Nearly two-thirds (63%) had at least one ED visit during follow-up period. Among those who had at least one ED visit, the average number of visits was 3.2 (SD = 3.3) and the average time to the first visit was 1.9 years (SD = 1.4). Table 3 provides the adjusted hazard ratios (AHRs) from the time to first ED visit for those models where the CoC indicator was statistically significant. Those in both the middle and highest tertiles on patient-reported Instrumental CoC (AHR = 0.79; p<.05 and AHR = 0.75; p<.01, respectively), Affective CoC (AHR = 0.77; p<.05; AHR = 0.76; p<.01, respectively), and patient-reported CoC (AHR = 0.77; p<.01; AHR = 0.68; P<.001, respectively) had reduced risks of ED visits compared to those in the lowest tertile of scores. And, those in the middle tertile (compared to lowest tertile) of scores on the Current Provider of Care Index (AHR = 0.78; p<.01), the discounted Current Provider of Care Index (AHR = 0.79; p<.05), and Inverse Number of Providers (AHR = 0.73; p<.01) also had a reduced risk of ED visits. In a sensitivity analysis using only two years of follow-up data, the results were comparable with the exception that the claims-based continuity measures no longer reached statistical significance.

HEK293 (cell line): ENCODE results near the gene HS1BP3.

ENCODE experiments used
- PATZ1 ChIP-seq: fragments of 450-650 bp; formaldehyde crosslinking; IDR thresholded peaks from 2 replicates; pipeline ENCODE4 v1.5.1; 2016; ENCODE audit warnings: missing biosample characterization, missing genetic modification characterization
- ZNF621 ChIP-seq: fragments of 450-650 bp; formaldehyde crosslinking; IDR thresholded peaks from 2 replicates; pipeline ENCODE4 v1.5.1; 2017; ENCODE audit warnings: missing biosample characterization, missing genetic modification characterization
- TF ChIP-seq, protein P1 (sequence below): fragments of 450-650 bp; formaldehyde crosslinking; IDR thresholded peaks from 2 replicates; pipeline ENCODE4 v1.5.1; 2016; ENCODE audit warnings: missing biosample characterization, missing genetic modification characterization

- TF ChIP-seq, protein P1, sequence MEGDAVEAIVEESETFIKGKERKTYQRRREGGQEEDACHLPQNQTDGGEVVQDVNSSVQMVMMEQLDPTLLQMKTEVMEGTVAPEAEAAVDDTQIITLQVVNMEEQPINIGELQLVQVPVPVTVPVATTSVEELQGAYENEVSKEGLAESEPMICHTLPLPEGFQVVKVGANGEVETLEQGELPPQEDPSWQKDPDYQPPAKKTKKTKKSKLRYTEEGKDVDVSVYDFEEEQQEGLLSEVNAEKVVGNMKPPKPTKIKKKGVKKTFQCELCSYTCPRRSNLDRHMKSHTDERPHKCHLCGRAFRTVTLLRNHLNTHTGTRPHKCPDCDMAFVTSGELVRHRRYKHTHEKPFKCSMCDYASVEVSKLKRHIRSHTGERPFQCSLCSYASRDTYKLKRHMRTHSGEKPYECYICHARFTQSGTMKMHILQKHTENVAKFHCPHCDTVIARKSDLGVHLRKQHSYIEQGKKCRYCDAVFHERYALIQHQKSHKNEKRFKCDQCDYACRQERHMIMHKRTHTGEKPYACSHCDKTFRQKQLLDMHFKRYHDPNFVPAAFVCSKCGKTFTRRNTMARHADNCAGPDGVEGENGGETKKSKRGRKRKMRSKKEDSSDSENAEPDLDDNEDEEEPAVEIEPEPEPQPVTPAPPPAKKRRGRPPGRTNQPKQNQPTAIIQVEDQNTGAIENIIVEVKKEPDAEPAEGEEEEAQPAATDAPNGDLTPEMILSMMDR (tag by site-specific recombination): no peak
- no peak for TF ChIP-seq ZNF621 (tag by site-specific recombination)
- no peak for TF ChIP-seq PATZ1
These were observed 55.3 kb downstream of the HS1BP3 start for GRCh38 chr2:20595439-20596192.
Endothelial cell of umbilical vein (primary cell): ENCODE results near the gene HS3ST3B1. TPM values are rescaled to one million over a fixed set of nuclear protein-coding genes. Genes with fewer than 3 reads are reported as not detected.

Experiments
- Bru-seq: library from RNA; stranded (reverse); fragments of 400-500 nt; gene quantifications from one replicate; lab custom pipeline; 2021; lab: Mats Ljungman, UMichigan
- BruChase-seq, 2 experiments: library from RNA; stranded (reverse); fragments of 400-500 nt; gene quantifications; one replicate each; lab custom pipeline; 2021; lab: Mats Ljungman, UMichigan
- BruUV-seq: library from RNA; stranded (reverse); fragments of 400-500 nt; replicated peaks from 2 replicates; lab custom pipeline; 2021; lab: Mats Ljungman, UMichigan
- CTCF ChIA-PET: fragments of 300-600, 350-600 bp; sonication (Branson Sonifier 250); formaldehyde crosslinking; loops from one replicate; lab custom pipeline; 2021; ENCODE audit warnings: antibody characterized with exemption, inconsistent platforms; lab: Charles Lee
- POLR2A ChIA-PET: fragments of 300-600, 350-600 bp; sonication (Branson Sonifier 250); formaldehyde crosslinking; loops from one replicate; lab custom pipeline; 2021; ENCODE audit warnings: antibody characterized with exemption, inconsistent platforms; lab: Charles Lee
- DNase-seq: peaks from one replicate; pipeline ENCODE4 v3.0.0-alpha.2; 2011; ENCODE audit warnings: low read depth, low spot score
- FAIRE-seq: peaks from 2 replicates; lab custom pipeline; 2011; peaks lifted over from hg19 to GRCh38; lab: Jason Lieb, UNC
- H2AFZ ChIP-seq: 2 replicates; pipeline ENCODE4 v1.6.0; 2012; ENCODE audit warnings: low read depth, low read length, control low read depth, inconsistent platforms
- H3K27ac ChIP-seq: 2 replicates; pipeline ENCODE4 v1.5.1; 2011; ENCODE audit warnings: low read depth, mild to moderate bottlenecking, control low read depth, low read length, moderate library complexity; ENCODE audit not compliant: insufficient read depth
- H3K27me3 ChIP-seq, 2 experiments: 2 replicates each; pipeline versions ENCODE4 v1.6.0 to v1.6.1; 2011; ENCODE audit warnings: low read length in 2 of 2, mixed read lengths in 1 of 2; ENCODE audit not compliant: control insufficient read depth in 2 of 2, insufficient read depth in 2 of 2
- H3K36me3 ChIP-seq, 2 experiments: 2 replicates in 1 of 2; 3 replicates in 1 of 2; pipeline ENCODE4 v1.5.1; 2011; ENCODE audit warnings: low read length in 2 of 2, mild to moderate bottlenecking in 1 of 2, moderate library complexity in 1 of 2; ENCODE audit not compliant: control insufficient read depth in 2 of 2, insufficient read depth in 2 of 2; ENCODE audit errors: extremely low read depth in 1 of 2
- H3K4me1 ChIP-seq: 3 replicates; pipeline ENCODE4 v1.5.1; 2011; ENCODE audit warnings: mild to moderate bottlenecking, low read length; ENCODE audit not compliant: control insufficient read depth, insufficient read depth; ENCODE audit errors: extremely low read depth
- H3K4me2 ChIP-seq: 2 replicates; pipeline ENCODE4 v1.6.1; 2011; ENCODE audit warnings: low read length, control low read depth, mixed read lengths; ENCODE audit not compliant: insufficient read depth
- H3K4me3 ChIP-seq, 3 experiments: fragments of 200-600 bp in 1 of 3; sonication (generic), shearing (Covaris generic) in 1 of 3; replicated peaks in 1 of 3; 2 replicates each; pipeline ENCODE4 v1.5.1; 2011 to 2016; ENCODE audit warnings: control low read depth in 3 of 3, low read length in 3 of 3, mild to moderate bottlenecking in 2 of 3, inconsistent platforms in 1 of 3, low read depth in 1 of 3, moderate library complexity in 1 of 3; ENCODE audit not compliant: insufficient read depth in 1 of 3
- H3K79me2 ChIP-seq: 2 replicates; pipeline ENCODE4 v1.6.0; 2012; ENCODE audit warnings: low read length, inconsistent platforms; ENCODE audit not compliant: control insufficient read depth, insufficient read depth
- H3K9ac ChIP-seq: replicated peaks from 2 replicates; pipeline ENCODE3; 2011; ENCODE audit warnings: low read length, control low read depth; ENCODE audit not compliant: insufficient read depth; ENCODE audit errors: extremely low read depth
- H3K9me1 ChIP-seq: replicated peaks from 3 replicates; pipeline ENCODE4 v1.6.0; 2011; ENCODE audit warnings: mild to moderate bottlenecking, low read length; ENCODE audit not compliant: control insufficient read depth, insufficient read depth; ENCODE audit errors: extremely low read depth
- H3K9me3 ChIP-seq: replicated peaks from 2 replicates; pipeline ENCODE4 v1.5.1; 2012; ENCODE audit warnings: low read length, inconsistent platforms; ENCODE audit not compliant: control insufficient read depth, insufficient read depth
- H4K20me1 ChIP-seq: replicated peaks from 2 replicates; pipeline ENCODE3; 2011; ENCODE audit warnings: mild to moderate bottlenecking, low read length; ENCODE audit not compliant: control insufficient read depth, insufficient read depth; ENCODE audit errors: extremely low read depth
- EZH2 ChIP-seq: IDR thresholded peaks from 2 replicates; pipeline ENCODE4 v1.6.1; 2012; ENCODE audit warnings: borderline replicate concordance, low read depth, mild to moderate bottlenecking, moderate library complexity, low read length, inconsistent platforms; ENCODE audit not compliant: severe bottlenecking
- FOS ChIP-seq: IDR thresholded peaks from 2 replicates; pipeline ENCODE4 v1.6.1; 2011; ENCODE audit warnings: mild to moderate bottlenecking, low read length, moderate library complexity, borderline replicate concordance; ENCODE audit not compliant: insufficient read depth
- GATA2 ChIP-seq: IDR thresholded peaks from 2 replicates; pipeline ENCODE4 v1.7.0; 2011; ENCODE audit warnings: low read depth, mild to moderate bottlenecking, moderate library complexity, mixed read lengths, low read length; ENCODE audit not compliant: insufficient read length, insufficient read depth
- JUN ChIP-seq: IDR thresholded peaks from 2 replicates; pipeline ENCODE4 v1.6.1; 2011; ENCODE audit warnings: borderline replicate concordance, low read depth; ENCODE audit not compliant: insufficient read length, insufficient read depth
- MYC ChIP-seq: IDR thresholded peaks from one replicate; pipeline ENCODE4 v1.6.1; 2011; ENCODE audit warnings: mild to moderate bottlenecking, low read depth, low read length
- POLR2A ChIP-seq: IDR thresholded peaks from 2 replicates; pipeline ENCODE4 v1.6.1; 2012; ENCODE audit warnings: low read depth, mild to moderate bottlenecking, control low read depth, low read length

Table 3. Six Proportional Hazards Models of Time to First ED visit (n = 1219).


Fifty-six percent had at least one non-preventable hospitalization during the five-year prospective period and 19% had at least one preventable (ACSC) hospitalization. Among those who had at least one non-preventable hospitalization, the average time to first non-preventable hospitalization was 2.1 years (SD = 1.5) and the average number of non-preventable admissions was 2.5 (SD = 2.2). Among those who had at least one preventable hospitalization, the average time to first preventable hospitalization was 2.0 years (SD = 1.6) and the average number of preventable hospitalizations was 1.8 (SD = 1.5). Table 4 provides the AHRs from the time to hospitalization for those models where the CoC indicator was statistically significant. None of the patient-reported CoC indicators was significantly associated with non-preventable hospitalization. Those experiencing moderate levels (middle tertile) of discounted Current Provider of Care continuity (AHR = 0.79; p<.05) had a reduced risk of non-preventable hospitalizations compared to those in the lowest tertile, and those with high levels (highest tertile) of continuity on the Modified, Modified continuity index (AHR = 1.25; p<.05) had an increased risk of non-preventable hospital stays compared to those with low levels.

Table 4. Six Proportional Hazards Models of Time to Hospitalization (Preventable and Non-Preventable) (n = 1219).